Japanese Vending Machines have proven incredibly successful and loved by the people, since its first appearance in 1888 selling cigarettes. Drink vending machines alone generated $27 billion (£13.9 billion) in 2010. Surely this business model can be modeled elsewhere? If it is so successful in one place then it certainly can be successful in another?
JAPAN, THE LAND OF VENDING MACHINES
Japan has a reputation for innovation, and its vending machines are often its flag-bearers. The machines offer an endless list of products including: fresh fruits and vegetables, sake, hot foods, batteries, flowers, cigarettes, clothing, lingerie, and, of course, sushi. Interestingly, the US has the most vending machines in the world, however, Japan has the greatest density. Statistics indicates that there are 5.5 million vending machines in Japan as of 2016. That’s a ratio of one vending machine for every 50 people.
JAPAN, THE FUTURE OF VENDING MACHINES
New “smart” vending machines offer cashless payment; face, eye, or fingerprint-enabled recognition, as well as social media connectivity. The vending machines of the future will recognize your identity and tailor their offerings to your interests and tastes. The hyper-customisation to appear via Google and Amazon by 2020 already exists in Japan. A ‘face recognition enabled’ vending machine decides for you. It already knows your favourite drinks and chocolate bars.
I was lucky enough to experience one of those at Shinjuku Station, Tokyo. When you are unsure about choosing between two or three choices, it can choose for you by scanning your face! This is based on big data analytics; the more face-scanning machines there are out there, the better the machine-learning. For instance, people from 30-yrs onward would prefer drinking hot milk tea, green tea or orange juice in the winter. Younger people prefer soft drinks in the summer. While the conclusions are relatively basic at this stage, the machines are learning every day…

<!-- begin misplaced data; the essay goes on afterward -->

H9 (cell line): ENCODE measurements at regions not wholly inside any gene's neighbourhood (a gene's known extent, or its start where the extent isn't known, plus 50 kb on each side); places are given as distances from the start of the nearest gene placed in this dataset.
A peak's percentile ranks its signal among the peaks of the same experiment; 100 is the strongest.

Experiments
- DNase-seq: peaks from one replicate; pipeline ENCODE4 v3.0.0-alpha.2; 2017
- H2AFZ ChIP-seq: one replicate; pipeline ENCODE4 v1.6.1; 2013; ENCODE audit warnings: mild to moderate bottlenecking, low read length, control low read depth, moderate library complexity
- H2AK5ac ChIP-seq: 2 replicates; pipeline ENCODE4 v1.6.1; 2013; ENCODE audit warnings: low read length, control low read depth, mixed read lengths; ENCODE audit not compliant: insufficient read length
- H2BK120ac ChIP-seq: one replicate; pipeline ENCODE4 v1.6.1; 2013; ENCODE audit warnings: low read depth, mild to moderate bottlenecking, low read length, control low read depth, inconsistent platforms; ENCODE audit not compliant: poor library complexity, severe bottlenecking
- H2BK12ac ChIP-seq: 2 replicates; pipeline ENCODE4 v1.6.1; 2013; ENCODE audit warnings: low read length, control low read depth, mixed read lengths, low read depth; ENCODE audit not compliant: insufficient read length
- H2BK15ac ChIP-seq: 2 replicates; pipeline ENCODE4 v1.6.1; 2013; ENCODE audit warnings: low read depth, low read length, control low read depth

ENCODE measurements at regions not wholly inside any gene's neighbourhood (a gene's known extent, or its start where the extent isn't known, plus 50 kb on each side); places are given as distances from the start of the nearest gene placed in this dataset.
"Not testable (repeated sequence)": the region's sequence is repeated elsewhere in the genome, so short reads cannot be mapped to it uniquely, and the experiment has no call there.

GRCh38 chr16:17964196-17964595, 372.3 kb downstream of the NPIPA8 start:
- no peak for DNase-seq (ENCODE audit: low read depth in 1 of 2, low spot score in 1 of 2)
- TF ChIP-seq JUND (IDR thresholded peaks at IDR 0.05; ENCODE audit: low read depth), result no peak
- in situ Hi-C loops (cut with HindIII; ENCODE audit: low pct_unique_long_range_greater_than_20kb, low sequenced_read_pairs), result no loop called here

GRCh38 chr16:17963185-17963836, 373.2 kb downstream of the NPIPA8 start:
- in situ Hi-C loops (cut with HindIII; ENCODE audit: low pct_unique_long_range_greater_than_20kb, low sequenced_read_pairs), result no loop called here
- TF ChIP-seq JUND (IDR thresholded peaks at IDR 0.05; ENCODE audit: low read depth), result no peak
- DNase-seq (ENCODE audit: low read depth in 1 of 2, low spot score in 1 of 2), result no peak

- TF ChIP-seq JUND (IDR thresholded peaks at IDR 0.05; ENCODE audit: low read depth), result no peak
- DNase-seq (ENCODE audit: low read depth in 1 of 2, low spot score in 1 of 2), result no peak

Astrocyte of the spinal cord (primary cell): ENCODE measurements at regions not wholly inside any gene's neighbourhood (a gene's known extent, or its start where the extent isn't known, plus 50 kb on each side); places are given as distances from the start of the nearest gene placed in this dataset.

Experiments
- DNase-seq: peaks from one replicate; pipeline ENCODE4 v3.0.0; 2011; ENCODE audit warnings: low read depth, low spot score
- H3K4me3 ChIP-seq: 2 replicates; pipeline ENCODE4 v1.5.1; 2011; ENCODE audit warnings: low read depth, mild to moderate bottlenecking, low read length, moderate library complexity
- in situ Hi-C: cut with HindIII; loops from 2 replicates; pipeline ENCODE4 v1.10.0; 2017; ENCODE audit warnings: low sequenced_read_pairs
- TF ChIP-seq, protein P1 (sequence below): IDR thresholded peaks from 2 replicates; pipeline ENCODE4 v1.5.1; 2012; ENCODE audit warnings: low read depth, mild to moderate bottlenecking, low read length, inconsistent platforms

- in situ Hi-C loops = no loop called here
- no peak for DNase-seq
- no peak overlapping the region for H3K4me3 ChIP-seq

EVOLUTION AGAINST COMPETITION
The rise of 24/7 convenience store or ‘Konbini’ (7/11, Lawson) vending machine companies need to explore fresh ways to keep people spending at their machines. The main demographic consists of middle aged male office workers.
As a result of the increase in competition, drinks company Dydo Drinco, for example, has started introducing vending machines that talk to customers with games where customers can win prizes, as well as a smartphone app for users to collect points and introduce more fun into the vending machine experience.
Market research projects that by 2020, 20% of all vending machines will be smart machines, with at least 3.6 million units knowing who you are and what you’d like.
IS JAPANESE VENDING MACHINE TECHNOLOGY TRANSFERABLE?
Why are these machines so successful in Japan and so difficult to find elsewhere?
Safety — a low crime rate
The Japan National Tourism Organization says that the country’s low crime rate is why there are so many vending machines in Japan — because the machines can be left outside and are rarely vandalised. Cases of vandalism do happen, but it’s very rare! In-built cameras can be found in most vending machines and have direct contact with various police stations. Vending machines are helped by the fact that in Japan, protests and demonstrations seldom turn violent or resort to looting. This helps to keep faith in the vending machine business, knowing property is rarely damaged or vandalised.
In the USA, as ‘Business Insider UK’ claims, “American vending machine companies don’t even consider operating stand-alone, street-side units,” due to fears of vandalism and property crime. Similarly, in 2015, there were around 1.3 million incidents of criminal damage of personal and household property in England alone according to Office for National Statistics. Perhaps, why it is difficult for other countries to emulate Japan’s vending machine system lies in the likelihood of crime against property.
93 percent of the Japanese population lives in cities.
Population density has unsurprisingly increased real estate prices for decades, just like any other major cities in the world affected by constantly increasing property prices.
As a result of high property prices and population density. There is a lack of room open convenient shops and store consumer good. As Business Insider UK claims, “Vending machines produce more revenue from each square meter of scarce land than a retail store can.”
A Fascination for Technology
Japanese culture is obsessed with automation and robots, journalist Tsutomu Washizu explained to The Japan Times in 2007. Washizu, who wrote a book on the history of vending machines in Japan, credits the Japanese people’s fascination to technological innovation as the main reason why vending machines are so popular.